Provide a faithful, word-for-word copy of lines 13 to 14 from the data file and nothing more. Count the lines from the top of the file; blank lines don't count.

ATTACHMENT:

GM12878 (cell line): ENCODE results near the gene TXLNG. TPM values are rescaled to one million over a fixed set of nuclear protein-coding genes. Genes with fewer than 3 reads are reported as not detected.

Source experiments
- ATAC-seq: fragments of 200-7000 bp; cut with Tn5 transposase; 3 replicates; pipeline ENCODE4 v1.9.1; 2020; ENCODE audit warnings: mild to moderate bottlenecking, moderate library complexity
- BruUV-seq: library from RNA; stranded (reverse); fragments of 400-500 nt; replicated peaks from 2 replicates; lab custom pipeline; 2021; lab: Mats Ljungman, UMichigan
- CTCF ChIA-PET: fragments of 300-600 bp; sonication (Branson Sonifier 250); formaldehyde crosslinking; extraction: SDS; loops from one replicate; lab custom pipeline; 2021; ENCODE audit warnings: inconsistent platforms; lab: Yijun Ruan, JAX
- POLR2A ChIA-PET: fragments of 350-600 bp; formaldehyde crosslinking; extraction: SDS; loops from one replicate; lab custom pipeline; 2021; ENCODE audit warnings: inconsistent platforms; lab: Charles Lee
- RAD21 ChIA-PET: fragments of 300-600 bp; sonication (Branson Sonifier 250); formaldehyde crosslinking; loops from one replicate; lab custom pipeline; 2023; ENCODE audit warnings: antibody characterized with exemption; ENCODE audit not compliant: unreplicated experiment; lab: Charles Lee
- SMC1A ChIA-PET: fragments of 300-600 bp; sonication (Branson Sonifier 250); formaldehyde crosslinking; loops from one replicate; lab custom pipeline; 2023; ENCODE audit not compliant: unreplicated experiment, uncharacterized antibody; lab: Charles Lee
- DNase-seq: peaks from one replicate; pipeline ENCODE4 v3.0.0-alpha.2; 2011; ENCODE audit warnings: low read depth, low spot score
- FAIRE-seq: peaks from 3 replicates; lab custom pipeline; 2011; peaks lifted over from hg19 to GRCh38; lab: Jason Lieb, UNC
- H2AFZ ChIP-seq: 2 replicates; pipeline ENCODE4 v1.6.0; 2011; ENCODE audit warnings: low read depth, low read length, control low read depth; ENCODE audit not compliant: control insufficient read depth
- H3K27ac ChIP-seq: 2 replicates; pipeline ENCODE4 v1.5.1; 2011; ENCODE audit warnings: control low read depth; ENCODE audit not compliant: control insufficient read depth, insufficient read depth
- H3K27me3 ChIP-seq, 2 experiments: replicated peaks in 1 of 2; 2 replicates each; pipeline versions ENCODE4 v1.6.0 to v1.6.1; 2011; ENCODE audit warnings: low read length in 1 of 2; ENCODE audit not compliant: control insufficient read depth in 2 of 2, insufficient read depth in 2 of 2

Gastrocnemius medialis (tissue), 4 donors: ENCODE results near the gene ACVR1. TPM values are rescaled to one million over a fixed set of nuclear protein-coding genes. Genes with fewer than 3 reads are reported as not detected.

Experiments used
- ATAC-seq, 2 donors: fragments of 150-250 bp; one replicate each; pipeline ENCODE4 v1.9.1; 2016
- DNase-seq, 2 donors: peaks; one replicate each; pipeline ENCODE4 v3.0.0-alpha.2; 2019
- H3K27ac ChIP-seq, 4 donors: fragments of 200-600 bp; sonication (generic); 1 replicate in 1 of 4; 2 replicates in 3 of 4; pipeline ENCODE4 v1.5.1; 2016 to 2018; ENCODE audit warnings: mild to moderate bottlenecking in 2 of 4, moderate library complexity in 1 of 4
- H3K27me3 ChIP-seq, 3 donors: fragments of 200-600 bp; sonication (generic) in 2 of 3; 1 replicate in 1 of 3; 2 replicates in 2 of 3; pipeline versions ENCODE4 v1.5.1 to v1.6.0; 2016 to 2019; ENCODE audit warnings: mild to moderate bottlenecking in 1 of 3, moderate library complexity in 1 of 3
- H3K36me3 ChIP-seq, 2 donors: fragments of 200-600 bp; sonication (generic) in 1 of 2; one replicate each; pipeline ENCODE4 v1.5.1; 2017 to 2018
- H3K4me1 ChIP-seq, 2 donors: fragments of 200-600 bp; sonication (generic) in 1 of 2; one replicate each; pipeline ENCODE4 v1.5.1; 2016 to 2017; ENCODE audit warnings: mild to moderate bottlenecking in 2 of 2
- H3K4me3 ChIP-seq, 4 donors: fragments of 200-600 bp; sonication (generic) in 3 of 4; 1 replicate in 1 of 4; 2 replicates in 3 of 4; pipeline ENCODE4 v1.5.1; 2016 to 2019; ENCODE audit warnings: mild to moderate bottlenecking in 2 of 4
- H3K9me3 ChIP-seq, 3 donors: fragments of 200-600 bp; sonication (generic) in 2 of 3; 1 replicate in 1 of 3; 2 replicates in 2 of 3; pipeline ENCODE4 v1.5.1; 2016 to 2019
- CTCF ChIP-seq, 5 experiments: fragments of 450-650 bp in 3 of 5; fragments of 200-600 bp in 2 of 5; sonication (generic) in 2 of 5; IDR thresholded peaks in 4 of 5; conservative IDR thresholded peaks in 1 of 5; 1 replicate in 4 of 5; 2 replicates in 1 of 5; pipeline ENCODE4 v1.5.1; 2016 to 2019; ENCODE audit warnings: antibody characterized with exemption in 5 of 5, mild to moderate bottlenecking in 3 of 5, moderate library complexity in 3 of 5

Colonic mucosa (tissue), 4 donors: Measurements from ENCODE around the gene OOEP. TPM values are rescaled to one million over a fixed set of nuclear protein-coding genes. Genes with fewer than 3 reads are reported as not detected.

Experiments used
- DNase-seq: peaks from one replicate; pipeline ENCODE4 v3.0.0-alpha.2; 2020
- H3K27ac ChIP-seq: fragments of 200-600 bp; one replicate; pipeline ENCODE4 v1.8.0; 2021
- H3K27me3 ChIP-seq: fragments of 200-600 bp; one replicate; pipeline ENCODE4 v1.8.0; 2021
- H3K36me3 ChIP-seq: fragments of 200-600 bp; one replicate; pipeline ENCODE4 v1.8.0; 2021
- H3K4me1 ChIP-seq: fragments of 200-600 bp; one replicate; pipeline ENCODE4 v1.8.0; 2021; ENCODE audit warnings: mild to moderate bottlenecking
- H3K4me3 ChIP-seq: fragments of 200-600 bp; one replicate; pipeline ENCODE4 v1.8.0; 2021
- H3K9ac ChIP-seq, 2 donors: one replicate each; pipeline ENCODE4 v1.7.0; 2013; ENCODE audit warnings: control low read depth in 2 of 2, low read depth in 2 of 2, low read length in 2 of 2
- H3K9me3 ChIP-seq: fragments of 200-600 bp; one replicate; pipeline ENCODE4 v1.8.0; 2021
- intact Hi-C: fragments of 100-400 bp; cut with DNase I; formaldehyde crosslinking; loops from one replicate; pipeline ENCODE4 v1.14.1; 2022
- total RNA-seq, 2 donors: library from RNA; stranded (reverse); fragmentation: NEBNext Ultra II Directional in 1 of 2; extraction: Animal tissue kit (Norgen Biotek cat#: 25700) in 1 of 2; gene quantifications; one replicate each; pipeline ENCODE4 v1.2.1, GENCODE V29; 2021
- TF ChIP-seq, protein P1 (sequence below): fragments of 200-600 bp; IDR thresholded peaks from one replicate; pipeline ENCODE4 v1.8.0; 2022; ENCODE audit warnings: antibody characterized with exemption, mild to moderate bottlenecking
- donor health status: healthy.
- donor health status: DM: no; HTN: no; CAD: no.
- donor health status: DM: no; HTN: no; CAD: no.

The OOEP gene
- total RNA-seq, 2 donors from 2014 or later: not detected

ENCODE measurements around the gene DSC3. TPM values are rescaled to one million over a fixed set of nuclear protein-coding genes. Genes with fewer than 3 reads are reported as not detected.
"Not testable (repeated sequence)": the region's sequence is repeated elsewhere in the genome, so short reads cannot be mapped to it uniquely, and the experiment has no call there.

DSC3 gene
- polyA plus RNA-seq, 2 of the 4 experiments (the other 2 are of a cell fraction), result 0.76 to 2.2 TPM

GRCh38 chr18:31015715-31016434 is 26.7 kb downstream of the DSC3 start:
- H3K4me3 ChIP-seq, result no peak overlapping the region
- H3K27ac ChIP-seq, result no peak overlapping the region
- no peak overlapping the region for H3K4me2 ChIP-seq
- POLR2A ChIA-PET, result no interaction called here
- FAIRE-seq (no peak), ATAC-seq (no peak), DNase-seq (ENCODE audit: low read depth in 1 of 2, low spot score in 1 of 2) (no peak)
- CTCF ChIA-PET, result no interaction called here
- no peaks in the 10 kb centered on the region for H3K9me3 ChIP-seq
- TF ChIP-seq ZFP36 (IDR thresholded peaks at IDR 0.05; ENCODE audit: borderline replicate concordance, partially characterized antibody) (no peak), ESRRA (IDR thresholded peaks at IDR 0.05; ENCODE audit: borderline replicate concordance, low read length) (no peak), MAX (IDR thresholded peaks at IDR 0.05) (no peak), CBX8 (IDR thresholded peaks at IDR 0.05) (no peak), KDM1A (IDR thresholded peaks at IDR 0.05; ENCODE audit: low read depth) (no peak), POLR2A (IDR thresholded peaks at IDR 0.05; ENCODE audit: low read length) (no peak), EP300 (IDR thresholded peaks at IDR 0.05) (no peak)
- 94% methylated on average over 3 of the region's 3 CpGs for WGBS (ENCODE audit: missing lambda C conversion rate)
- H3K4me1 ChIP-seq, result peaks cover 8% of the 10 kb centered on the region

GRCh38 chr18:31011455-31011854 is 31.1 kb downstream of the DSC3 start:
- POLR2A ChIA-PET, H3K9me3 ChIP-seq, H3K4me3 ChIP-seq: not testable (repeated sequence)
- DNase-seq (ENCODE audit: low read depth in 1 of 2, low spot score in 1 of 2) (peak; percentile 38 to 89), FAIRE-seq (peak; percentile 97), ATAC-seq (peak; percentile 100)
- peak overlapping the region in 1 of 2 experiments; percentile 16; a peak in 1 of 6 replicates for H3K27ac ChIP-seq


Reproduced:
- H3K27me3 ChIP-seq, 2 experiments: replicated peaks in 1 of 2; 2 replicates each; pipeline versions ENCODE4 v1.6.0 to v1.6.1; 2011; ENCODE audit warnings: low read length in 1 of 2; ENCODE audit not compliant: control insufficient read depth in 2 of 2, insufficient read depth in 2 of 2

Gastrocnemius medialis (tissue), 4 donors: ENCODE results near the gene ACVR1. TPM values are rescaled to one million over a fixed set of nuclear protein-coding genes. Genes with fewer than 3 reads are reported as not detected.